Warren calls Trump a ‘blowhard’
Says she is keeping an open mind on the Democratic field
US SEN. ELIZABETH WARREN on Monday called Republican presidential contender Donald Trump a “blowhard” for his recent comments about U.S. Sen. John McCain and decried the partisan politics that she said are driving discussions around the new accord with Iran.
After a roundtable discussion about an employee rights bill in Boston, the Cambridge Democrat also questioned Republican reactions to prior Trump statements and voiced skepticism about the idea of arming soldiers at recruiting centers after four marines and a Navy officer were killed in a shooting rampage last week in Chattanooga, Tenn.
Trump, a real estate tycoon whose rhetoric has earned him an early following in the Republican primary, dismissed the military record of his party’s 2008 presidential nominee over the weekend.
The record of McCain, an Arizona Republican, includes a bombing mission over Hanoi, Vietnam, in 1967 when his jet was shot down, resulting in him spending five years as a prisoner of war. In remarks made in Iowa on Saturday that were widely denounced by other Republican presidential candidates, Trump, who has been feuding with McCain, appeared critical of the fact that McCain was captured during his military service.
Warren, who for several months fended off calls to step into the presidential ring herself, contrasted Republicans’ denunciation of Trump Saturday with the more subdued response that followed Trump’s remarks that Mexico is sending rapists and other criminals into America.
“Donald Trump calling John McCain anything other than a hero is just Donald Trump being a blowhard,” Warren said. “But I noticed that the other Republican presidential candidates immediately jumped on him for that, and good for them. But where were they when Donald Trump shot off his mouth about Mexican Americans? Where was he then? The answer was they hid in the shadows.”
The New York Times on Sunday and Monday reported on murder and other wrongdoing occurring in international waters where the newspaper said “egregious crimes are routinely committed with impunity.” Asked about the situation, Warren said all countries that depend on trade through international waters have a “responsibility” to try to make the seas safer.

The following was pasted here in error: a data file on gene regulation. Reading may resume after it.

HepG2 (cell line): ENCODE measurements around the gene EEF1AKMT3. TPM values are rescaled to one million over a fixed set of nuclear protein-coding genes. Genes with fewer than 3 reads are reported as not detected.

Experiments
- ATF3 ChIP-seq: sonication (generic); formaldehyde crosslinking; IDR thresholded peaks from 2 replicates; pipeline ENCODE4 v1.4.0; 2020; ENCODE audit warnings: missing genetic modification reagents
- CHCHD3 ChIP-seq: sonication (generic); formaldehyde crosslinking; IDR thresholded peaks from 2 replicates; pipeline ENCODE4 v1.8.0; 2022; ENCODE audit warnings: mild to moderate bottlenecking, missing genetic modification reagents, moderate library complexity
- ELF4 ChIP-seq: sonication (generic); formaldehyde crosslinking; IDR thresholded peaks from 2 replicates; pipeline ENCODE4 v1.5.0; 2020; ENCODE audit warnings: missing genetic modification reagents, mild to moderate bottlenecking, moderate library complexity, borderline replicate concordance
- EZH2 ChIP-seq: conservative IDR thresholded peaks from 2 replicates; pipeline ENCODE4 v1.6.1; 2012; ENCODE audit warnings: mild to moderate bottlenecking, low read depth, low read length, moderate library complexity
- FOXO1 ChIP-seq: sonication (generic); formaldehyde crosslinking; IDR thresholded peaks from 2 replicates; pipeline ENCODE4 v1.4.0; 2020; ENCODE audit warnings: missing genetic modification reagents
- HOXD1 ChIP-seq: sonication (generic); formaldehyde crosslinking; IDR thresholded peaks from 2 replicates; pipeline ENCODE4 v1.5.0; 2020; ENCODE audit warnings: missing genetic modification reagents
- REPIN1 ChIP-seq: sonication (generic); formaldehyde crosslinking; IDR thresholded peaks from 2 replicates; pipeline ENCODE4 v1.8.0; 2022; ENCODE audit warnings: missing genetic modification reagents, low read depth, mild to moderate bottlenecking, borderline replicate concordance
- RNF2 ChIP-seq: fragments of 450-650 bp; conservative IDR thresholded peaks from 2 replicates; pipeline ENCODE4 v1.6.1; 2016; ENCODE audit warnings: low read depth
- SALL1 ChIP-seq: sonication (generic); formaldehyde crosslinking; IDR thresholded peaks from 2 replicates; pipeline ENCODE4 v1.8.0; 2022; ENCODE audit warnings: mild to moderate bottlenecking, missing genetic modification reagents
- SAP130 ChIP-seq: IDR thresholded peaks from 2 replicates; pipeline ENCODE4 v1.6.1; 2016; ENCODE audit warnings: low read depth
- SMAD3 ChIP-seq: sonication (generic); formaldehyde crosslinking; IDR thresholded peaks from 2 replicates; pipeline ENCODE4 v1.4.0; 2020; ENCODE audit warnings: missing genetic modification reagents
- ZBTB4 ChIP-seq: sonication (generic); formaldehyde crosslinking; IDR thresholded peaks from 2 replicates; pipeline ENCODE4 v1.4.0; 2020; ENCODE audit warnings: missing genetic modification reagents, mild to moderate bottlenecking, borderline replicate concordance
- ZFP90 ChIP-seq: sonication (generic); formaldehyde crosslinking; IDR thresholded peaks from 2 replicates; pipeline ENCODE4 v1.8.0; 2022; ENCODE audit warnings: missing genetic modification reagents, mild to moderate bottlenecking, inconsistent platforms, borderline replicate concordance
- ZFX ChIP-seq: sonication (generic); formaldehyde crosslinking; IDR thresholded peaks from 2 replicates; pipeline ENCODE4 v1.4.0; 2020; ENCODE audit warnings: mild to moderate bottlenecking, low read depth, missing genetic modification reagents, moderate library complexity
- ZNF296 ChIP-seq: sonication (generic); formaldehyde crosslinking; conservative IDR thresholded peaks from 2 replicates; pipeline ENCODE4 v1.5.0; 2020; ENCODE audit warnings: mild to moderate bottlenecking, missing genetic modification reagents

“This is not only a bad problem, but it’s a bad problem that’s gotten worse,” Warren said. She said, “The United States has not been a full participant in the treaties about the high seas, and I think it’s important that that’s a first step, but we need to work with our allies around the world to squeeze out this kind of lawlessness.”
The US agreement with Iran to lift sanctions on the country in exchange for inspection of its purportedly non-weaponry nuclear development will spark disagreement along party lines, said Warren, who challenged opponents to put forward their own ideas.
Critics have said the agreement will allow Iran to continue supporting paramilitary and terrorist organizations around the region and would only offer a modest delay to the nation’s ability to develop a nuclear weapon.
After the deal was announced last week, Warren said she needed to review the details but praised the use of diplomacy and the success of the US negotiators, including Secretary of State John Kerry, in reaching an agreement.
After what she said were several briefings and texts on the deal since then, Warren on Monday said the deal “moves us strongly” away from an Iran with a nuclear weapon.
“A nuclear Iran is completely unacceptable. It is a danger to the region. It is a danger to the United States. It is a danger to the world,” Warren said. She said, “A negotiated solution is our best chance to hold Iran to no nuclear weapons.”
Asked if she was willing to put her full support behind Democratic presidential frontrunner former US Secretary of State Hillary Clinton, Warren said she is keeping an open mind on the Democratic field – which includes US Sen. Bernie Sanders of Vermont; former Maryland Gov. Martin O’Malley; former US Sen. Jim Webb of Virginia; and former US Sen. Lincoln Chafee of Rhode Island.
“I am right now listening to the candidates lay out their issues and what they want to run on,” Warren said.
When the same reporter who asked about Clinton – Sharman Sacchetti, of Fox-25 – tried to ask Warren a question about the Olympics, the senator asked whether any reporters who had not previously asked a question had any queries.Answering her final press question before leaving the event, Warren said she would “very much like to see Cuba as soon as I can.”